[/quote]

While Canon Law does not require a degree, it does require studies.
Can. 1032 §1 Aspirants to the priesthood may be promoted to the diaconate only when they have completed the fifth year of the curriculum of philosophical and theological studies.


#6

[quote="ByzCath, post:5, topic:222557"]
While Canon Law does not require a degree, it does require studies.
Can. 1032 §1 Aspirants to the priesthood may be promoted to the diaconate only when they have completed the fifth year of the curriculum of philosophical and theological studies.

[/quote]

This is what I meant by being trained "in house." Thanks for the clarification.


#7

[quote="ByzCath, post:5, topic:222557"]
While Canon Law does not require a degree, it does require studies.
Can. 1032 §1 Aspirants to the priesthood may be promoted to the diaconate only when they have completed the fifth year of the curriculum of philosophical and theological studies.

[/quote]

And given the difficultly of those studies, I doubt someone without sufficent background would be able to get through it. Also, at least here in the US, in many many parishes the parishioners themselves are highly educated and it would be difficult for someone without higher education and a graduate degree to be on the same level with them. I know in some countries you can be ordained with a bachelors degree but many go on for graduate degrees.


#8

Interesting stuff thus far.

How does a monastic, who has taken a vow of poverty, afford seminary in the United States?


#9

[quote="Medic_Mark, post:8, topic:222557"]
Interesting stuff thus far.

How does a monastic, who has taken a vow of poverty, afford seminary in the United States?

[/quote]

All religious with a vow of poverty have the costs of schooling covered by their orders. Religious institutes/congregations who do not take vows (and therefore are not religious orders) may cover the cost or may have some of the cost covered by the candidate.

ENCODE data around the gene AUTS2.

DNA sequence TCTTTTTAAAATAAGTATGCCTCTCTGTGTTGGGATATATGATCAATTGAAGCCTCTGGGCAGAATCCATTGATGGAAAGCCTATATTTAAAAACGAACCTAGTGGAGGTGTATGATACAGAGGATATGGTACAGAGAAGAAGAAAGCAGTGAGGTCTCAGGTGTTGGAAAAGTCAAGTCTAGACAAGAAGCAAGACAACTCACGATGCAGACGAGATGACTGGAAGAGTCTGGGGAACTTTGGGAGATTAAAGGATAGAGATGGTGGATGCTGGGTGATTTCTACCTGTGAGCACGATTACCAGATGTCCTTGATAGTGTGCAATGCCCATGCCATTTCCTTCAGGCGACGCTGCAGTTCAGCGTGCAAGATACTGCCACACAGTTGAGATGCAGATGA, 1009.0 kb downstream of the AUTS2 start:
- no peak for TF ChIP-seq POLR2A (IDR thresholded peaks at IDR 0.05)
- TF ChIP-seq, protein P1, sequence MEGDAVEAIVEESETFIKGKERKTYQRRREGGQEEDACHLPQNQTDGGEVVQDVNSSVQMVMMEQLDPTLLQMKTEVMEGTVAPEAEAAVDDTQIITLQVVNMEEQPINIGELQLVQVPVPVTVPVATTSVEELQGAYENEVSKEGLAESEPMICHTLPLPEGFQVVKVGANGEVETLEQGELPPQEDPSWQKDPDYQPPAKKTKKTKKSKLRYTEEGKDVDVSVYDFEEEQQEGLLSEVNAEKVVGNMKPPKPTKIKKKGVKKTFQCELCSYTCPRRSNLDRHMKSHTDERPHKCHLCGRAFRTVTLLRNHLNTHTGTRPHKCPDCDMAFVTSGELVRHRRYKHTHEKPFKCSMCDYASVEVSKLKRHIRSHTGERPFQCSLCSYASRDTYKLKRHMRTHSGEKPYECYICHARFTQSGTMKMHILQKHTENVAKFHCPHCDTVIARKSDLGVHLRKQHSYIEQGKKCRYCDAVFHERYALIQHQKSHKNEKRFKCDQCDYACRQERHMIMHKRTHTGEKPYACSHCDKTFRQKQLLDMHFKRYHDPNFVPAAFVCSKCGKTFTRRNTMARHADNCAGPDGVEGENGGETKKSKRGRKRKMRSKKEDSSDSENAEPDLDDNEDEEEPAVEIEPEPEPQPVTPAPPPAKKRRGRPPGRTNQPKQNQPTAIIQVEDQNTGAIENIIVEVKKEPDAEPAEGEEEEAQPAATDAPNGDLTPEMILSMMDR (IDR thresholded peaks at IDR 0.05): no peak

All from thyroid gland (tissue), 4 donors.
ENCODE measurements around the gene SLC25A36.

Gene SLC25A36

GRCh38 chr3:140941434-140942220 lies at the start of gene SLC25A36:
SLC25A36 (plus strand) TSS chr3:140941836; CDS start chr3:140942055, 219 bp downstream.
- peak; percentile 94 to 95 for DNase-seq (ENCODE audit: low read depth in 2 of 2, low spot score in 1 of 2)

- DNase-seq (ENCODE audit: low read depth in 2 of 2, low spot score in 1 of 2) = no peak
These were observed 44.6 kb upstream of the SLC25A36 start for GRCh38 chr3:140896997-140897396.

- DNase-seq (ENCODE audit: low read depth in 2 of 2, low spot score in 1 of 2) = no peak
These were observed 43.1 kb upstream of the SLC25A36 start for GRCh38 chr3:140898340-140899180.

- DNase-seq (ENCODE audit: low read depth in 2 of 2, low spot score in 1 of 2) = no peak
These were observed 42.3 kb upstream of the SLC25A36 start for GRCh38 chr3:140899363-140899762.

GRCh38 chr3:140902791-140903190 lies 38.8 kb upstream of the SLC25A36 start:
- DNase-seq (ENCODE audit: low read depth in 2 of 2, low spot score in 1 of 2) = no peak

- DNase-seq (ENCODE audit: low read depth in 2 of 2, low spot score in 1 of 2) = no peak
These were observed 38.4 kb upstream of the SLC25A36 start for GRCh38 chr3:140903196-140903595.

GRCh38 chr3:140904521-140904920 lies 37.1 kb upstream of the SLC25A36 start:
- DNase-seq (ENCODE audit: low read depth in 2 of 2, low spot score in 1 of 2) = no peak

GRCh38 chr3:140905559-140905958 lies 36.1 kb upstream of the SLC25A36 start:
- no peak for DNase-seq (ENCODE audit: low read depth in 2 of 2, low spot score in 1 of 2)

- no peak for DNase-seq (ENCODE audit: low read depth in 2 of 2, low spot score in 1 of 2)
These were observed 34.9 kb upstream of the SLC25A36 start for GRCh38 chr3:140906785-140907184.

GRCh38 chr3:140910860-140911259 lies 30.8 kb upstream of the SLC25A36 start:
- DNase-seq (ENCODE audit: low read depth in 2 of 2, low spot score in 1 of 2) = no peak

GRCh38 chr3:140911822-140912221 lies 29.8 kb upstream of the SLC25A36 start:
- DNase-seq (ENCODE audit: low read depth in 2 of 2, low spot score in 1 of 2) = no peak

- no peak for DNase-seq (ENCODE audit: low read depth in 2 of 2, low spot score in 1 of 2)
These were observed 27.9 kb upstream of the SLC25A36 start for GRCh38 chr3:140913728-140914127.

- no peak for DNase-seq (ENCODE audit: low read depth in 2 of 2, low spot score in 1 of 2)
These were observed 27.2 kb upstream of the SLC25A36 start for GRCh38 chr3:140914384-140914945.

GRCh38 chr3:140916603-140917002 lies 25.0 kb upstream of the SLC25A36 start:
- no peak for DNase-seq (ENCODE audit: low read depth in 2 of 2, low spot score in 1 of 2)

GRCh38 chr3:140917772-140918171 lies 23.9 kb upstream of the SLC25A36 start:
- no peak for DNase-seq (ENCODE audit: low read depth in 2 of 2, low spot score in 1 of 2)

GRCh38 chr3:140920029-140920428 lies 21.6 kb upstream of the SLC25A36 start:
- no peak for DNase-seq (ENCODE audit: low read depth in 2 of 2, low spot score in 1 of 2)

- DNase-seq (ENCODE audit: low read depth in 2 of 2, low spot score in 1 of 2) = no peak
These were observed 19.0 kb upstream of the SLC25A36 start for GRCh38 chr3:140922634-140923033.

I know those who enter the seminaries for the FSSP and ICKSP have a certain amount they must pay each year for their studies. These men work over the summer and try to get donations to cover their costs.


#10

[quote="Medic_Mark, post:8, topic:222557"]
Interesting stuff thus far.

How does a monastic, who has taken a vow of poverty, afford seminary in the United States?

[/quote]

This is a hot button issue, especially among the non-teaching order monastics. A few monasteries have their seminarians finish or do their undergraduate studies online entirely to save money.

Communities such as OP, OSB, SJ, and CM have their on seminaries, and so it's cheaper for them to form their own priests.


#11

[quote="ByzCath, post:5, topic:222557"]
While Canon Law does not require a degree, it does require studies.
Can. 1032 §1 Aspirants to the priesthood may be promoted to the diaconate only when they have completed the fifth year of the curriculum of philosophical and theological studies.

[/quote]

We can assume that "completed" implies "successfully completed". So having studied and passed tests for 5 years of tertiary education, we can say that all priests must have a degree or at least have successfully completed studies equivalent to a degree (which normally takes 3 years of full time study after completing secondary [high school] education).


#12

[quote="Joannm, post:7, topic:222557"]
Also, at least here in the US, in many many parishes the parishioners themselves are highly educated and it would be difficult for someone without higher education and a graduate degree to be on the same level with them.

[/quote]

I hear that said about Australian congregations but I doubt it's true or a valid reason. Many people's minds seem to have been narrowed rather than broadened by their tertiary education. And I know many people such as my wife who don't have a tertiary education and in some cases have never even successfully completed secondary education, who are more than able to talk on the same level as those with several tertiary degrees.

And I'm sad to say this but in many cases it's the laymen with a theology degree who are the worst of all. All they seemed to have learned from their studies is to adopt from one or more of their lecturers a pig-headed attitude that the Church is wrong about just about everything and that only they the blessed elite of laymen with theology degrees know the real truth about how the Church should be run and what doctrines she should espouse. "A little knowledge is a dangerous thing" sometimes.


#13